5 ways you're (unknowingly) abusing your car

PHOTO: sgCarMart

If you're a first-time car owner, there's probably a lot you don't know about your car. But the one thing you always make sure of is to consistently follow the recommended service intervals. That should be enough to maintain your car's reliability, right?

Well, it should, as long as you don't abuse your car. Here are several things you may have been unknowingly doing that are causing your vehicle unnecessary wear and tear.

1. Driving hard while the engine is cold

Just like humans, engines need time to warm up before they can function optimally.
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You're running late for work and are worried your boss will scold you. So, you get in your car, put on your seatbelt and start the engine. From the moment you shift into Drive, you're already gunning the car out of the carpark.

Sound familiar? If it does, you should stop doing this pronto. It causes unnecessary wear because the engine oil hasn't reached the optimal temperature to properly protect vital parts. This could lead to the piston rings wearing out prematurely, causing oil to seep into the combustion chamber.

Just as you need to warm up before starting your workout, your engine also needs time to get up to speed. Take it easy for the first 10-15 minutes and your car will be all the better for it.

2. Maintaining speed over speed bumps

Apart from being annoying, these speed bumps can also wear out your suspension faster if you keep driving over them without slowing down
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We dislike speed bumps just as much as you do, especially those narrow-and-high ones made from metal or rubber. But if you think you can drive over them without slowing down (while pretending they don't exist), think again.

Your dampers (shock absorbers) are designed to absorb undulations, maintain ride quality and keep the tyres in contact with the road. But they are not designed to go over these bumps at high speed.

Doing this not only wears out your suspension faster, but can damage your tyres as well. Spare a thought for your car and your passengers, who will definitely be in for a rough ride.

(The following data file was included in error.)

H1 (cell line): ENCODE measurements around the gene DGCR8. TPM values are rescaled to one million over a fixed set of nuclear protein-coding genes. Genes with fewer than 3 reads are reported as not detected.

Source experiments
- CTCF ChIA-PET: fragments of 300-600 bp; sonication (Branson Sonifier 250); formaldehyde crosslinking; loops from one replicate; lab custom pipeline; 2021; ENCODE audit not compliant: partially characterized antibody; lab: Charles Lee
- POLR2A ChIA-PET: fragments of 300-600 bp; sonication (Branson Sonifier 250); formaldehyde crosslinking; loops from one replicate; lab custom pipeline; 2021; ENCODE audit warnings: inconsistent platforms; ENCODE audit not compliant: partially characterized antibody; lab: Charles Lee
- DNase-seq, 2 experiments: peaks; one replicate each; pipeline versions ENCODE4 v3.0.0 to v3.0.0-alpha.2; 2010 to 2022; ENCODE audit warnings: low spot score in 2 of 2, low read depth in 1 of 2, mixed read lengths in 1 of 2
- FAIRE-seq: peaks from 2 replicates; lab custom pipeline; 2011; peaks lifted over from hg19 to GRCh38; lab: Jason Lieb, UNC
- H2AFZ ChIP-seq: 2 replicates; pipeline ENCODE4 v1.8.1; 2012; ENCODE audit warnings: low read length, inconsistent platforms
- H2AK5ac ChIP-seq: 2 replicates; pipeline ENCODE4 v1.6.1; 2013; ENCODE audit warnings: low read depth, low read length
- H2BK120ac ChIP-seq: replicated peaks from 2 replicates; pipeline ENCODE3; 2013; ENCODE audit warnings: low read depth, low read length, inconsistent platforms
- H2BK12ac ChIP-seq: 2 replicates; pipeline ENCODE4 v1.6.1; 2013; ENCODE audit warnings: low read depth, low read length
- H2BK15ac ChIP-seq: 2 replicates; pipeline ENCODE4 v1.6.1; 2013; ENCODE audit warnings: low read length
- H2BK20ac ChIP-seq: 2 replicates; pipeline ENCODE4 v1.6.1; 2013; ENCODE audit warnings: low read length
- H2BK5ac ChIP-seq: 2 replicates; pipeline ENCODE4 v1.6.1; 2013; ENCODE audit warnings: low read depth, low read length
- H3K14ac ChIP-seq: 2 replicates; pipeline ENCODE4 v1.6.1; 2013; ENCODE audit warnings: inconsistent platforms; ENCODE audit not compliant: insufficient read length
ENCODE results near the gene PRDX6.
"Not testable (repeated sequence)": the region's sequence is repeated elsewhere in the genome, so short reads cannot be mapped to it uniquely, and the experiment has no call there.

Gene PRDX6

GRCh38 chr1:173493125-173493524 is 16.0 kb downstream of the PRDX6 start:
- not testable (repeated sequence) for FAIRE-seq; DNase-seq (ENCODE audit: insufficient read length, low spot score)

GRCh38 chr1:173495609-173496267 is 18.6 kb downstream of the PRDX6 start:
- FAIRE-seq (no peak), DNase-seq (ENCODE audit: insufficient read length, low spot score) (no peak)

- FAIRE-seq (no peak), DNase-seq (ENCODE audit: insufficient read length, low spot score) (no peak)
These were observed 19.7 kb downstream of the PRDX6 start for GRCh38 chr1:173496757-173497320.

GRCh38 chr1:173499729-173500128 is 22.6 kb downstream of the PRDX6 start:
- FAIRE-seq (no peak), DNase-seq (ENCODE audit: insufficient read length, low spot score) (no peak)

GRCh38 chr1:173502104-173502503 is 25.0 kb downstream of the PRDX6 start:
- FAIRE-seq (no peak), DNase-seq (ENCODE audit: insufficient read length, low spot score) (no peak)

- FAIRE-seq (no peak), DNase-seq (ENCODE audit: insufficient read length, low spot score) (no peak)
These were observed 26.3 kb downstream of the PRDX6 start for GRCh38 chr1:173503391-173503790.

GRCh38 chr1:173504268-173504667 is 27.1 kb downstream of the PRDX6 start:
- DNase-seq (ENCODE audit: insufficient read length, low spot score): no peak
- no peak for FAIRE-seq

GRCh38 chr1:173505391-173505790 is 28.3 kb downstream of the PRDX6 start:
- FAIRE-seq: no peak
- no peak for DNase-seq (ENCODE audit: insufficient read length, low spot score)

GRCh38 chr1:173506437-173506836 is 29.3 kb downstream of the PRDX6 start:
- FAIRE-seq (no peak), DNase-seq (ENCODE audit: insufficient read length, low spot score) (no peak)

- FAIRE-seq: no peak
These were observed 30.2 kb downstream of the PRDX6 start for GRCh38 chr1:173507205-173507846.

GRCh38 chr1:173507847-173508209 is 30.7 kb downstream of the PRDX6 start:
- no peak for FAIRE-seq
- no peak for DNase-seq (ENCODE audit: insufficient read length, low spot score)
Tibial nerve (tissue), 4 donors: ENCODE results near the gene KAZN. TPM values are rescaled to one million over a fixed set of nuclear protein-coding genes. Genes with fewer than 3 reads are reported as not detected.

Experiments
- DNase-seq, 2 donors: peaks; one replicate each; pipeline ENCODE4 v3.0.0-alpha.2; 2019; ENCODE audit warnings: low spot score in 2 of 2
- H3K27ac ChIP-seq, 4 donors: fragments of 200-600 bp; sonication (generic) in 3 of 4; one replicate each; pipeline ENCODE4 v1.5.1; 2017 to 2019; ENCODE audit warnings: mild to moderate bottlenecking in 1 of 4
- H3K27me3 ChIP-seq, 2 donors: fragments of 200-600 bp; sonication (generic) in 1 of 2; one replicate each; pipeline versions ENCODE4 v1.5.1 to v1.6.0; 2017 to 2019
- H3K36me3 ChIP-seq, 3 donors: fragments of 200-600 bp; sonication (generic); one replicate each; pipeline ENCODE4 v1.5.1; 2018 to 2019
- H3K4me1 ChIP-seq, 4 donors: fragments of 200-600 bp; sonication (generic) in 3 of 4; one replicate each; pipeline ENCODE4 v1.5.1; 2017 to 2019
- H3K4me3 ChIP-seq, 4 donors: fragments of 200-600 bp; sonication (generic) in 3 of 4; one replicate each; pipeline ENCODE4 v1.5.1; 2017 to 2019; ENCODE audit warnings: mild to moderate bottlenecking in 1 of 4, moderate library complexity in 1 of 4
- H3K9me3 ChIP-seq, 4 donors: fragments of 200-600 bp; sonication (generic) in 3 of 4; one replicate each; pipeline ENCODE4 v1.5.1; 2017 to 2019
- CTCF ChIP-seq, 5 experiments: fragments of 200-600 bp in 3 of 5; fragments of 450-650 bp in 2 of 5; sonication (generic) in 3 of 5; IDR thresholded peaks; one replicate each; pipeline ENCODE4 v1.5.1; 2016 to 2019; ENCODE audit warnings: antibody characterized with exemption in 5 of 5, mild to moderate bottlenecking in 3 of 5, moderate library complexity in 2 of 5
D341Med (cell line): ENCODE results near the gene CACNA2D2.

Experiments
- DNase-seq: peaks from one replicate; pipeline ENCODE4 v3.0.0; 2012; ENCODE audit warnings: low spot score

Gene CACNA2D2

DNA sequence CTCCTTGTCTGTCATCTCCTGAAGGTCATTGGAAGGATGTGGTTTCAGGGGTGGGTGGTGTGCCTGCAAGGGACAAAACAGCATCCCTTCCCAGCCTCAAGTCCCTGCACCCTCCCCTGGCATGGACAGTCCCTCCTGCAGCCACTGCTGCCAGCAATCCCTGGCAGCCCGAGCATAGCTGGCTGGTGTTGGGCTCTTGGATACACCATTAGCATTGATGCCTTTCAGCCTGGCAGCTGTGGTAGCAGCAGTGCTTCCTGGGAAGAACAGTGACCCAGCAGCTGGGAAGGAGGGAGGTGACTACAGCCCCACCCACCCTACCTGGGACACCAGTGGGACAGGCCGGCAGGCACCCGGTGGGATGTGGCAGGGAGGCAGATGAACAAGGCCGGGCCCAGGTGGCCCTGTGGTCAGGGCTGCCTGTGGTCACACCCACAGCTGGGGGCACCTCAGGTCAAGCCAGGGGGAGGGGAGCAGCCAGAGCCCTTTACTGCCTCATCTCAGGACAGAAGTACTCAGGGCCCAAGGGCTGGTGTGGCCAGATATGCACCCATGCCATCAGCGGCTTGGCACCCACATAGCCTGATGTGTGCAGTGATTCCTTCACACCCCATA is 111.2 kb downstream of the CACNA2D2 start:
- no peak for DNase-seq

3. Shifting to P while the car is still moving

If you want to be extra sure, apply the parking brake first before shifting from Reverse to Park.
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We're all in a rush to get to work, finish work and heck, in a rush to save time. But you can surely spare a moment to let the car come to a complete stop before shifting from Drive to Park.

When P is engaged, the transmission engages a lever into a toothed wheel, which prevents the car from being pushed or rolling down a slope. Shifting into P even while the car is creeping slowly puts stress on the toothed wheel and lever.

To prevent damage to the transmission, let the car come to a complete halt before shifting into P. If you're on a slope, engage the parking brake first before shifting to Park.

4. Delaying servicing

Fully synthetic oil offers better wear resistance compared to semi-synthetic or mineral oil, but even it has its limits.
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Technically speaking, your car won't immediately break down just because you didn't service it every six months or 10,000km or at the manufacturer's specified service interval.

But continuing to delay that service appointment means your engine oil continues to degrade, lessening its protection. Fluids, such as brake fluid and coolant, would have absorbed moisture (no thanks to our humid tropical climate), also reducing their efficacy.

Keeping to the maintenance schedule helps ensure that your car stays mechanically sound as mechanics typically perform a raft of other checks as well to keep it (and the owner) safe.

5. Not rotating the tyres

Each tyre is subject to different forces and thus experiences different rates of stress and wear.
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You regularly check your tyres' pressures when they're cold, and make it a point to keep them correctly inflated. Good stuff. But if you don't rotate them every 10,000km (some even do it every 5,000km), they'll wear out sooner rather than later.

Tyres, even with correctly maintained pressures, do not wear at a constant rate. The front tyres, which have to deal with the weight of the engine and are subject to steering forces, tend to wear out quicker, especially in front-wheel drive cars.

Hence, regularly rotating your tyres helps them wear out more evenly, so that their grip is as consistent as possible.

This article was first published sgCarMart.